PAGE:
Document Detail


Replication in restenotic atherectomy tissue.
MedLine Citation:
PMID:  10996346     Owner:  NLM     Status:  MEDLINE    
Abstract/OtherAbstract:
Previously, we demonstrated that replication in restenotic coronary atherectomy specimens was an infrequent and modest event. In general, this data was interpreted with caution, as immunocytochemistry for the proliferating cell nuclear antigen (PCNA) was used to subjectively assess proliferation and most of the tissue specimens were resected more than 3 months after the initial interventional procedure. The purpose of the present study was to use a more sensitive method of detecting replication, in situ hybridization for histone 3 (H3) mRNA, to determine the replication profile of human directional atherectomy specimens. Restenotic directional coronary atherectomy specimens from lesions that had undergone an interventional procedure within the preceding 3 months were studied. In addition, larger atherectomy specimens from peripheral arterial lesions were assessed to ensure that pockets of replication were not being overlooked in the smaller coronary specimens. We found evidence for replication in tissue resected from 2/17 coronary and 9/12 peripheral artery restenotic lesions. In contrast, 3/11 specimens resected from primary lesions of peripheral arteries also expressed H3 mRNA. We estimated that the maximum percentage of cells that were replicating in restenotic coronary, restenotic peripheral and primary peripheral artery tissue slides to be <0.5, < or =1.2 and <0.01%, respectively. Replication was found in tissue specimens resected both early and late after a previous interventional procedure. For specimens with >15 replicating cells per slide we found high levels of focal replication. Therefore, cell replication, as assessed by the expression of H3 mRNA, was infrequent in restenotic coronary artery specimens, whereas peripheral restenotic lesions had more frequent and higher levels of replication regardless of the interval from the previous interventional procedure. For all specimens the percentage of cells that were replicating was low, however focal areas with relatively high replication indices were presented. Although replication was more abundant in restenotic lesions it does not appear to be a dominant event in the pathophysiology of restenosis.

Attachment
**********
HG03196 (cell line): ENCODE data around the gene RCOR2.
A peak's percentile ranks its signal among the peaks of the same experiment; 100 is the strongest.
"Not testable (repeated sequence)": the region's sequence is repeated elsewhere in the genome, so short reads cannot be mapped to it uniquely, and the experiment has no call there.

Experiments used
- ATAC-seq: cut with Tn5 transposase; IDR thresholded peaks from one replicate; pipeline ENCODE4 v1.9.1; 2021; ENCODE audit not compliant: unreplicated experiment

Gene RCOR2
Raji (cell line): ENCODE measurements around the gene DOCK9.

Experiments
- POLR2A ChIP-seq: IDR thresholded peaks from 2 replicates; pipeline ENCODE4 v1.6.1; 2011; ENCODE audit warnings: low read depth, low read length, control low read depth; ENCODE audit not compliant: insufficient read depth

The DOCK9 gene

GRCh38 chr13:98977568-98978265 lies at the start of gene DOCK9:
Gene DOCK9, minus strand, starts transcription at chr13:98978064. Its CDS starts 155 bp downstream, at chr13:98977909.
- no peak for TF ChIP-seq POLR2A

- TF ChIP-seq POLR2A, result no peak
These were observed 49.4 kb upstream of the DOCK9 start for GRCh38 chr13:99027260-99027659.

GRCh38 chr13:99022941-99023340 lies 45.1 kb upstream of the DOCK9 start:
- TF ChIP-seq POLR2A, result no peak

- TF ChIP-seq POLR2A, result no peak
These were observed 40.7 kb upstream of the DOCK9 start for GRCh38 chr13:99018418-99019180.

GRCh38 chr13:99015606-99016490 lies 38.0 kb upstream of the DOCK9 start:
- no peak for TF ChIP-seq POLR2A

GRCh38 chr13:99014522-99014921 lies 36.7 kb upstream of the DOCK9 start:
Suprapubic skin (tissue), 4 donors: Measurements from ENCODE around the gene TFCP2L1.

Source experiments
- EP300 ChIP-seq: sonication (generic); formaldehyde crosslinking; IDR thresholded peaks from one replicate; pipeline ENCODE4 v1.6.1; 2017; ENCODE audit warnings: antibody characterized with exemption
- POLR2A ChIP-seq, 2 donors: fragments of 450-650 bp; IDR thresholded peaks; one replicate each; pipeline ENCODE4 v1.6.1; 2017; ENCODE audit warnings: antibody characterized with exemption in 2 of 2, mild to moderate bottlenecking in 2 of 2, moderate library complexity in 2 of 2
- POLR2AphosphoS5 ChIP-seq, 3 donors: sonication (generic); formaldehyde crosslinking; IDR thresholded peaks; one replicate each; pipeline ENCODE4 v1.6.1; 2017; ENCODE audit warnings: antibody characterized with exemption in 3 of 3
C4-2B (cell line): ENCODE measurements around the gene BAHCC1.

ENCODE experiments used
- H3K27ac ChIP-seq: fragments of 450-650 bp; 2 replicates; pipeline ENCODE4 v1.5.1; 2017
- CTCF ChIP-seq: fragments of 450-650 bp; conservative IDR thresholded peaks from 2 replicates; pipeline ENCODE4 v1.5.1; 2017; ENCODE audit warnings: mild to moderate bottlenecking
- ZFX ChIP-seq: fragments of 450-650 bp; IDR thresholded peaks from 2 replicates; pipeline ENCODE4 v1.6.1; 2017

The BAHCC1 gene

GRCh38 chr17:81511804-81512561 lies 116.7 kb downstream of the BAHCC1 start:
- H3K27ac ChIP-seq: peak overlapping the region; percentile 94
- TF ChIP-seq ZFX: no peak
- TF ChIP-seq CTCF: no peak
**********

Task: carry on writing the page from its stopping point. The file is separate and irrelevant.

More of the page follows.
Authors:
E R O'Brien; S Urieli-Shoval; M R Garvin; D K Stewart; T Hinohara; J B Simpson; E P Benditt; S M Schwartz
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Publication Detail:
Type:  Comparative Study; Journal Article; Research Support, Non-U.S. Gov't; Research Support, U.S. Gov't, P.H.S.    
Journal Detail:
Title:  Atherosclerosis     Volume:  152     ISSN:  0021-9150     ISO Abbreviation:  Atherosclerosis     Publication Date:  2000 Sep 
Date Detail:
Created Date:  2000-11-15     Completed Date:  2000-11-15     Revised Date:  2007-11-15    
Medline Journal Info:
Nlm Unique ID:  0242543     Medline TA:  Atherosclerosis     Country:  IRELAND    
Other Details:
Languages:  eng     Pagination:  117-26     Citation Subset:  IM    
Affiliation:
Vascular Biology Laboratory, Department of Medicine (Cardiology), University of Ottawa Heart Institute, 40 Ruskin Street, Ont., K1Y 4W7, Ottawa, Canada. eobrien@ottawaheart.ca
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MeSH Terms
Descriptor/Qualifier:
Adult
Aged
Atherectomy
Cell Division
Coronary Artery Disease / pathology*,  surgery
Coronary Disease / pathology*
Culture Techniques
Endothelium, Vascular / pathology
Female
Histones / diagnostic use,  genetics
Humans
In Situ Hybridization
Male
Middle Aged
Muscle, Smooth, Vascular / cytology,  pathology*
Probability
RNA, Messenger / analysis*
Recurrence
Reference Values
Sensitivity and Specificity
Grant Support
ID/Acronym/Agency:
HL42270/HL/NHLBI NIH HHS; HL47151/HL/NHLBI NIH HHS
Chemical
Reg. No./Substance:
0/Histones; 0/RNA, Messenger

From MEDLINE®/PubMed®, a database of the U.S. National Library of Medicine


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